I think that "generalized Darwinism" is a nice idea, but only as long as we treat it as a metaphor. It's like the concept "meme": as a metaphor (e.g. "this tune spreads LIKE a virus"), it's an interesting and entertaining idea, but as soon as you try to use it as a scientific theory, which presupposes that the theory has got not only descriptive value but also explicative and above all predictive power, the whole concept goes awry. It's the same with Einstein's theory of relativity or Heisenberg's uncertainty principle: they are extremly powerful theories if applied to physical entities. If transposed to the realm of culture, they are at best metaphors, and probably not very apt ones...
Back to "generalized Darwinism" à la Hodgson and Knudsen: I think that they fail when it comes to identify the "DNA" of groups. To say that "habits and routines" are the replicators of groups and organisations misses an important point: a habit is not necessarily a discret entity that can be inherited (a ritual is one, but rituals are rather rare). It's simply impossible to distinguish (as the authors themselves stipulated!) a habit that is passed on because of contagion from a habit that is truely inherited.
I think that "generalized Darwinism" (like its sister "memetics") is but a mirage. The mirage is so tantalizing because on the one hand it's possible to describe groups as "vehicles" or "interactors", provided that the group has a clear-cut identity, like a soccer team or a religious sect. BUT on the other hand it's impossible to identify corresponding units that qualify as true replicators; habits and routines are too vague and fuzzy for the job.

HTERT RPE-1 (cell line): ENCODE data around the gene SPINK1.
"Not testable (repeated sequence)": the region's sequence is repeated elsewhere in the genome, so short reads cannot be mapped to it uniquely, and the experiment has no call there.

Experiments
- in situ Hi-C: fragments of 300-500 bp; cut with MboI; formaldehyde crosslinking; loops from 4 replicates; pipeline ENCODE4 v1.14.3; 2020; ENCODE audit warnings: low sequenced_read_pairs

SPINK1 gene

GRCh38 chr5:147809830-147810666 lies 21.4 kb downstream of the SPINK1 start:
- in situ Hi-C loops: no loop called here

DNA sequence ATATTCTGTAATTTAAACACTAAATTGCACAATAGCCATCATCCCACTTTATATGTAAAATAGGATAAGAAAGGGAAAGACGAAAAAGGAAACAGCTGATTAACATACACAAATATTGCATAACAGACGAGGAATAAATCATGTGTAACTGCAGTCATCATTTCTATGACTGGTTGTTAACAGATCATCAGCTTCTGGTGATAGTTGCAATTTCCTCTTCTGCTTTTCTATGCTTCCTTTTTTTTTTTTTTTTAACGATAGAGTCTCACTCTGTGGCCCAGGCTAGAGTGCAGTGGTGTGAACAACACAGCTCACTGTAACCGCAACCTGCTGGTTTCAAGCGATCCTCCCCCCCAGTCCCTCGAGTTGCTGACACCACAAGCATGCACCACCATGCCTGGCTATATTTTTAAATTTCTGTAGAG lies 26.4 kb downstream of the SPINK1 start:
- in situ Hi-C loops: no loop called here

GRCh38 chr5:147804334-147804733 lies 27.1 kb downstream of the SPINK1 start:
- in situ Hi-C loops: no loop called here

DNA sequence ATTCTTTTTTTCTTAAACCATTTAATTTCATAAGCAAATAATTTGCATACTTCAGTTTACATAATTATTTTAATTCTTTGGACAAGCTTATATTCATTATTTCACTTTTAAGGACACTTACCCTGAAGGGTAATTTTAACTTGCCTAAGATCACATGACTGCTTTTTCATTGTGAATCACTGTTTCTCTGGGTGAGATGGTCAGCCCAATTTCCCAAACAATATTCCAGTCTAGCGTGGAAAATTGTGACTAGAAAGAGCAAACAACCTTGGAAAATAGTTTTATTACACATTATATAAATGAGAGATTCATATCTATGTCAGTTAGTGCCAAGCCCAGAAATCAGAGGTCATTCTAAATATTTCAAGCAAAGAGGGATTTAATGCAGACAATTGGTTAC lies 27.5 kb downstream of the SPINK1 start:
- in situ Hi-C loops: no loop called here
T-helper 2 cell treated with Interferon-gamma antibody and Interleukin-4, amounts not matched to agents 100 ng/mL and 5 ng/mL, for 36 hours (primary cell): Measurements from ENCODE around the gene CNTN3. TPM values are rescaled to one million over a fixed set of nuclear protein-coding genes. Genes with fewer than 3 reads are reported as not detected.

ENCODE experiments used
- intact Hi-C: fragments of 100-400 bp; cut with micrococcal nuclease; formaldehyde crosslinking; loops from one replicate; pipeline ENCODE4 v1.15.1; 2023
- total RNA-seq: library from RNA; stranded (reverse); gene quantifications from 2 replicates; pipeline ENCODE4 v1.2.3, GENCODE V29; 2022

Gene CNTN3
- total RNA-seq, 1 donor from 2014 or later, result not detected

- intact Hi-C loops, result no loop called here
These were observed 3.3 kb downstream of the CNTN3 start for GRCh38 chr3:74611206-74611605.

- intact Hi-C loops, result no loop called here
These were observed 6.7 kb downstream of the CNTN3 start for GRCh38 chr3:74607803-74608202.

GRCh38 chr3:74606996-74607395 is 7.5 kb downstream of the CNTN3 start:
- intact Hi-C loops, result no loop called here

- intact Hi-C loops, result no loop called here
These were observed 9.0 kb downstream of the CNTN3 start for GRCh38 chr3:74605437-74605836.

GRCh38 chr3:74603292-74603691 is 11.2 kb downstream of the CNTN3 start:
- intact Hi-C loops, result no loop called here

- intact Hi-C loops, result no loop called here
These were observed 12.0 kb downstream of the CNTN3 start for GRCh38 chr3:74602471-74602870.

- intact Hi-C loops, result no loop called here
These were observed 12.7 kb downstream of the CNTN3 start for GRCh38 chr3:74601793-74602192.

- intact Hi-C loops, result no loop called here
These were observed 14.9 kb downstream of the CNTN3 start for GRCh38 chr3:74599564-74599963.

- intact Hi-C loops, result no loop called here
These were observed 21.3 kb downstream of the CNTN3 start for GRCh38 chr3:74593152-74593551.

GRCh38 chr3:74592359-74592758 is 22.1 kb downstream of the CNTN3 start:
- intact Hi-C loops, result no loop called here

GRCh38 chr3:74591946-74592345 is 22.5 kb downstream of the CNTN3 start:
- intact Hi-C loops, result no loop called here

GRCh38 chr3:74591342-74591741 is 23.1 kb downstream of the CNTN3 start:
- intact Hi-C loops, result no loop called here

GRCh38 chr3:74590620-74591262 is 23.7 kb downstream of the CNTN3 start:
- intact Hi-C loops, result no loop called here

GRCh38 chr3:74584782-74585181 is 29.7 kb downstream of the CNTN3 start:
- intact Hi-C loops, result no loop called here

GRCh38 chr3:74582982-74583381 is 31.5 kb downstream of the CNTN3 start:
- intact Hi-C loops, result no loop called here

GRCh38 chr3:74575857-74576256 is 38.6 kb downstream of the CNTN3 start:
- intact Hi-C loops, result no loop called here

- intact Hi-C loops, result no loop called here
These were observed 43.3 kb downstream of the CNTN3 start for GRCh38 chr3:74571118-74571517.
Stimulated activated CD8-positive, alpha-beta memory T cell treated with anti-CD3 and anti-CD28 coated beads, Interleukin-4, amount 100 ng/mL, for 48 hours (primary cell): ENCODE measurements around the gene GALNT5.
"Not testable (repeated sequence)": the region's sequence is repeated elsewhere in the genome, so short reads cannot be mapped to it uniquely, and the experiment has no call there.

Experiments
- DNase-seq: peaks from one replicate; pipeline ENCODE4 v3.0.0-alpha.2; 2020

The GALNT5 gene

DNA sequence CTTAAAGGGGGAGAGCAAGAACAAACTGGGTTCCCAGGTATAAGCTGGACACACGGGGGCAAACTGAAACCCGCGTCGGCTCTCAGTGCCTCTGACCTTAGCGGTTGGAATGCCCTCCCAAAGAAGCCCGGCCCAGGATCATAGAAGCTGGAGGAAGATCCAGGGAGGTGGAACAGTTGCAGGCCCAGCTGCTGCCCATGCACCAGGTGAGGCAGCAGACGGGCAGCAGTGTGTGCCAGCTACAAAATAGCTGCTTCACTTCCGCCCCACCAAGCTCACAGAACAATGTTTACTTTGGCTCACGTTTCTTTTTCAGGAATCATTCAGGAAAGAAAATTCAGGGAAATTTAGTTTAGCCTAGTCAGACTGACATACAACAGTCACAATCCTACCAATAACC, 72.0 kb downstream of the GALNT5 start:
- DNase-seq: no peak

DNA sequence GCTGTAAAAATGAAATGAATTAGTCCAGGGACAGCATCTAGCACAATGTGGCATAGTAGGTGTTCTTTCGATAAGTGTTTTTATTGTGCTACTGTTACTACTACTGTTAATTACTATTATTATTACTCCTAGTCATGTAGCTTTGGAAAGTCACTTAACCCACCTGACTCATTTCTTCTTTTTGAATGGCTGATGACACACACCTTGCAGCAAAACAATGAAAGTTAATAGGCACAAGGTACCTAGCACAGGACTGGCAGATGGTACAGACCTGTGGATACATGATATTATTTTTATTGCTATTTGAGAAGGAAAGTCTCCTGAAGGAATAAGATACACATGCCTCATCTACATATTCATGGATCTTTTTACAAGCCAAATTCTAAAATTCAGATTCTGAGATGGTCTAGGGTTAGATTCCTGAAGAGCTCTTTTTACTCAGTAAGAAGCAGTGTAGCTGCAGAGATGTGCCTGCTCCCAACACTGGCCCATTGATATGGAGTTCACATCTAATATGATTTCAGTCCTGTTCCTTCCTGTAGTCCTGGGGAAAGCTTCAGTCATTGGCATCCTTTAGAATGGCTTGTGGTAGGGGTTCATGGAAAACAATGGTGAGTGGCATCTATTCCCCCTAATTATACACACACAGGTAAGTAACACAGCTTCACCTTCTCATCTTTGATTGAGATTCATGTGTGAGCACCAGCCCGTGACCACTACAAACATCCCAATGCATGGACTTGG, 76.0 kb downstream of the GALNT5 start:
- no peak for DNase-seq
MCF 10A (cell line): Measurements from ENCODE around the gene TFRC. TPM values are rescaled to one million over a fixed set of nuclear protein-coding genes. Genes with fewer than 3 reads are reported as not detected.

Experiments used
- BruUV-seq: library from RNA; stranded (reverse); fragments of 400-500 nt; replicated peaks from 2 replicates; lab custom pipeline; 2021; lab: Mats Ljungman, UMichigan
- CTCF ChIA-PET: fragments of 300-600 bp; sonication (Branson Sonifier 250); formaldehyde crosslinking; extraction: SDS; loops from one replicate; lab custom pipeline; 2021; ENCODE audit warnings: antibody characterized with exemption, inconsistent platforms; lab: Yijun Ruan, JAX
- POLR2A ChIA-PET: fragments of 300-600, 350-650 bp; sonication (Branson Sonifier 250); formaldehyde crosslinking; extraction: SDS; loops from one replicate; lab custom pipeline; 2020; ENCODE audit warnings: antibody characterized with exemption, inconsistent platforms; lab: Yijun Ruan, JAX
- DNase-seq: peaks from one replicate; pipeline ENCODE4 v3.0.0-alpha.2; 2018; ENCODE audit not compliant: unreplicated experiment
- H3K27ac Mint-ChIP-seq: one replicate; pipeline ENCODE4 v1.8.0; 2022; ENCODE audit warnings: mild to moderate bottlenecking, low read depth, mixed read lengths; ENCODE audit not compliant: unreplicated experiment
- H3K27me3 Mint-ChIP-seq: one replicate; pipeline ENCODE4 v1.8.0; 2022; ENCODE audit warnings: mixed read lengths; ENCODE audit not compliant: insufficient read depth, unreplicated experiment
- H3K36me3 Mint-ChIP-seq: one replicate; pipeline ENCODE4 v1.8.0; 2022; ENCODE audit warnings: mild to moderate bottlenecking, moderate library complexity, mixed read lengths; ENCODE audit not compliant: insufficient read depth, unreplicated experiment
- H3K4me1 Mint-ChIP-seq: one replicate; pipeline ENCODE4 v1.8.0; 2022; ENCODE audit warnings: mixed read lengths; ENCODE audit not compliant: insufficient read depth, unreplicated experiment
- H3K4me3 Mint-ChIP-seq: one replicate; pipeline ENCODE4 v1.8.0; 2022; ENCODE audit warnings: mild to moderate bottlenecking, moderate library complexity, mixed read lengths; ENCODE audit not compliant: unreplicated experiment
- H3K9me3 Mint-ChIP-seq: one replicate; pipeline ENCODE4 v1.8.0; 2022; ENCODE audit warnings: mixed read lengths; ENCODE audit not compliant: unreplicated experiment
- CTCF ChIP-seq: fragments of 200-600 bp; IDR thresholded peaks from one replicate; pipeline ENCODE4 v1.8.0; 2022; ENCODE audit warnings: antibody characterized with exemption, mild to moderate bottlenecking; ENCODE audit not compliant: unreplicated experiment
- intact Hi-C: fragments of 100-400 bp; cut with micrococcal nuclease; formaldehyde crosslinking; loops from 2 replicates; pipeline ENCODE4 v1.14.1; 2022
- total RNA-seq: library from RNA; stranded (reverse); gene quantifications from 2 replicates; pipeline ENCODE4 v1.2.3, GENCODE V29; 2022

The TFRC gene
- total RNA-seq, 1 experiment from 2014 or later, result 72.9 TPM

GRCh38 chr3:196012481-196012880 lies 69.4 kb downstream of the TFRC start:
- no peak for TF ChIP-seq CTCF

What really vexed me while reading the book was that Hodgson and Knudsen never left the abstract and theoretical level of discussion to give us some real-world example of the replicator/interactor interaction in culture. I tried to make up my own example : What about Apple or Google? If the company named Apple is a unit of selection = an interactor (it certainly is): what is its replicator, its "DNA"? Is it its specific Apple-like routine? That's preposterous, because Apple's success may be due to a lot of things (probably it has something to do with Steve Jobs), but certainly not to some kind of "routine".
I'd say that it is simply impossible to pinpoint and identify the replicator of social entities like Apple, GM or the Dallas Mavericks. But then "generalized Darwinism" is just a nice idea, a metaphor, but not a scientific concept, despite the highbrow jargon.
0 of 1 people found the following review helpful
- Published on Amazon.com
At the time of writing there is one five star and one four star review. I make life difficult for potential readers by adding a two star review. How to reconcile? If this were the first time I came across the idea that a modified version of Darwinism could be used in social science, then I would probably give the book 3 or possibly 4 stars. However, I do not feel that that my own lack of knowledge of the literature should guide a book review. The book will have to stand on its own when being compared to other similar books.